Ga direct naar de inhoud.

A desperate fancier

An Irish fancier wrote something like this:

"Please help. If not I have no other choice than to quit since I have a big problem. My pigeons constantly suffer from respiratory problems. I have treated them for the 4th time this year, but all in vain. How do champions in Holland and Belgium deal with this? Can you give me your medical program? How often must I medicate and what medicine are the best against respiratory problems?"



I am afraid this poor guy is brainwashed by all the ads he read in which fanciers are made to believe that they can forget good results if they do not medicate regularly. It made me think of that American who worms his birds (do not be surprised) monthly.

In fact it is not strange that the Irishman could not keep his birds healthy. The frequent cures killed the immunity.

I myself wormed my birds only once in my life and coccidioses I have never dealt with. Respiratory problems I had to deal with every 5 years or so. Or even less.



If you medicate as often as the Irish fancier does it is just inevitable you get birds that can hardly stay in good health.

Try to stay away from medicine as much as possible.

If you wean healthy babies only and put them in a loft with a perfect climate you reduce chances of an infection dramatically.

What some fanciers do, treat after a poor performance, is totally WRONG.

Even the greatest champions sometimes have a poor result.  

As for condition humans have their ups and downs and so have pigeons.  

Being in super shape the whole year round is an illusion. Medicating whenever the condition goes down, not knowing if the birds are sick or not and what they suffer from is a big mistake.

If you have say 80 birds and 3 of them get sick there is only one option: Get rid of those 3, regardless the origin, and do not medicate 77 birds in order to heal 3.

If 2 students have a headache you do not give the whole class aspirin either.

Medical 'schemes', I mean treat birds every month or so, lead to nowhere.

Who can say if birds will suffer from worms, canker or whatsoever later on?



And even if birds do suffer from respiratory problems it is not as simple as many think. There are lots of antibiotics available but here we face a problem.

Chlamydia, herpes, mycoplasmosis, ornithoses and other viral or bacteriologic pathogens of all kinds may be the problem and they all need a different treatment.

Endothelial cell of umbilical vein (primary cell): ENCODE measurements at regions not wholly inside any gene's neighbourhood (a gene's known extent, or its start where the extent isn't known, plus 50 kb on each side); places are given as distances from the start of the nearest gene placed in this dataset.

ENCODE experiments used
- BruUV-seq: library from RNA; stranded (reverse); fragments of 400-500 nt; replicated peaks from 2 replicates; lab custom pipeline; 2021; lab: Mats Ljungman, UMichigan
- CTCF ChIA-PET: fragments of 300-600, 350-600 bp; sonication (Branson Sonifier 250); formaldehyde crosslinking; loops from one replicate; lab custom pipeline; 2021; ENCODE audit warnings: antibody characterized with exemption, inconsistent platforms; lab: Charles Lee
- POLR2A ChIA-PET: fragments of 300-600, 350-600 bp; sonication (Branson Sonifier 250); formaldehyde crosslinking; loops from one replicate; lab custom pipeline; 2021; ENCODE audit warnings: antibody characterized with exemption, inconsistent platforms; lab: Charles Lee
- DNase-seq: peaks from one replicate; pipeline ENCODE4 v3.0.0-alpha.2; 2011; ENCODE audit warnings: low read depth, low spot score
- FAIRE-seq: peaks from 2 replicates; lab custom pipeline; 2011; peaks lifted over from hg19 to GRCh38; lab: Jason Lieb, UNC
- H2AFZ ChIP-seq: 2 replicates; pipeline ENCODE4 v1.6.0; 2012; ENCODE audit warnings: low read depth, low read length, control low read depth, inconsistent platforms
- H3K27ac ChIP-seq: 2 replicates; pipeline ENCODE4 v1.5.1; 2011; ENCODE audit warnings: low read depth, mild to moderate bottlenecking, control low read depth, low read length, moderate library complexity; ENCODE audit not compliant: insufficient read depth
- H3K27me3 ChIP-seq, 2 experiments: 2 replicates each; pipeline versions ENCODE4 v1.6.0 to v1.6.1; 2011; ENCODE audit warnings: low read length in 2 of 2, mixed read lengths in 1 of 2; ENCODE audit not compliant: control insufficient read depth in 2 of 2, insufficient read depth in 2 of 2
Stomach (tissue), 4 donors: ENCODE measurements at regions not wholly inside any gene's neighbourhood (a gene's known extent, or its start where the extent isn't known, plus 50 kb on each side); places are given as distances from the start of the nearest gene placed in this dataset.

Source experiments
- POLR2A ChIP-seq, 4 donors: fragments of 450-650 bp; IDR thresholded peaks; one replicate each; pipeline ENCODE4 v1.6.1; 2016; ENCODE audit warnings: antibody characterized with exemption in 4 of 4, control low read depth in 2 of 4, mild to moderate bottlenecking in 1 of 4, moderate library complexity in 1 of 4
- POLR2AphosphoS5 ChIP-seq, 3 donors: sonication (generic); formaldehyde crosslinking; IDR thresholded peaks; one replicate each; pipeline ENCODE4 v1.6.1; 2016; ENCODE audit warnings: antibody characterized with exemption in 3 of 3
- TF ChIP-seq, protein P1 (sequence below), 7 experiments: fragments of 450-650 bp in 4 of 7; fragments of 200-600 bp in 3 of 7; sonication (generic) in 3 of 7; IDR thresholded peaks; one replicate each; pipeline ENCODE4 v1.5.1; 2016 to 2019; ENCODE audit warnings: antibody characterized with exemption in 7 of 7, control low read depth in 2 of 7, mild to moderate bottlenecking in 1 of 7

Therefore it is wrong to just put 'something' in the drinker to heal the birds.

One medicine against all these pathogens simply does not exist.

The place to go in case of problems is a vet who specialises in pigeons.

Unfortunately there are not many of such vets in most countries and we in Hollandand Belgium are in a privileged position.

Therefore especially foreigners should pay special attention to the stock loft.

The source of much misery is to be found there!.

Breeders should be 100% perfect and free from whatever disease.



Once I was in America where a fancier invited me to see his birds.

When I saw the poor health I was sorry for him, when I saw his loft I was shocked.

'You have a loft problem' I said.

Change it, see to it that it is dry and warm without draught and get rid of all unhealthy species.

He followed my advice and shortly after he sent me some bottles of wine.

You may understand why.



In Portugal about the same happened long way back. I was in the loft of a fancier that had spent fortunes on birds but it did not bring him any further.

I could not believe that he was cheated by all fanciers from whom he had bought birds and that none of the many birds that he had was any good I could not imagine either.

But a child could see what his problem was; the lofts were far over crowded.

He knew he had too many birds, but could not get rid of them, since they had cost him much money.

I told him he had no other choice than to keep fewer birds.

We handled all 300, I told him which couldn't possibly be any good since they had too many defects and advised him to get rid of those that were in poor health.

Some hours later he had 60 birds instead of 300 and 2 years later he was the champion in his area.



I know the flesh can be weak though. This spring my best breeder had 2 babies in the nest of which one did not grow up well from the very first day.

Normally I do not even think about keeping such a bird, but this was one of a very good breeder and I decided to give it a chance.

I put it on a band 2 days later after I had rung the nestmate because it was too small and the toes were too thin.

I weaned it 4 days after its nestmate, since it was too much behind.

But from the moment it was in my young bird loft it did not look good. The feathers did not lay flat on the body and
were not shining.

The smaller baby is a bird without a future.

From training tosses it was always one of the last to get home and especially in hard weather it was tired.

I got rid of it which I never regretted.

It was just a weakling and weaklings are pigeons without a future.

Even though they are off your very best breeders there should be no place for such birds in your loft.


Respiratory problems, respiratory problems. I have heard about it for nearly all my life. But why are they always the same fanciers that complain, and have others never problems? Everything has a reason.  That is what I answered the Irishman.    


The question should not be how to deal with them but how to prevent!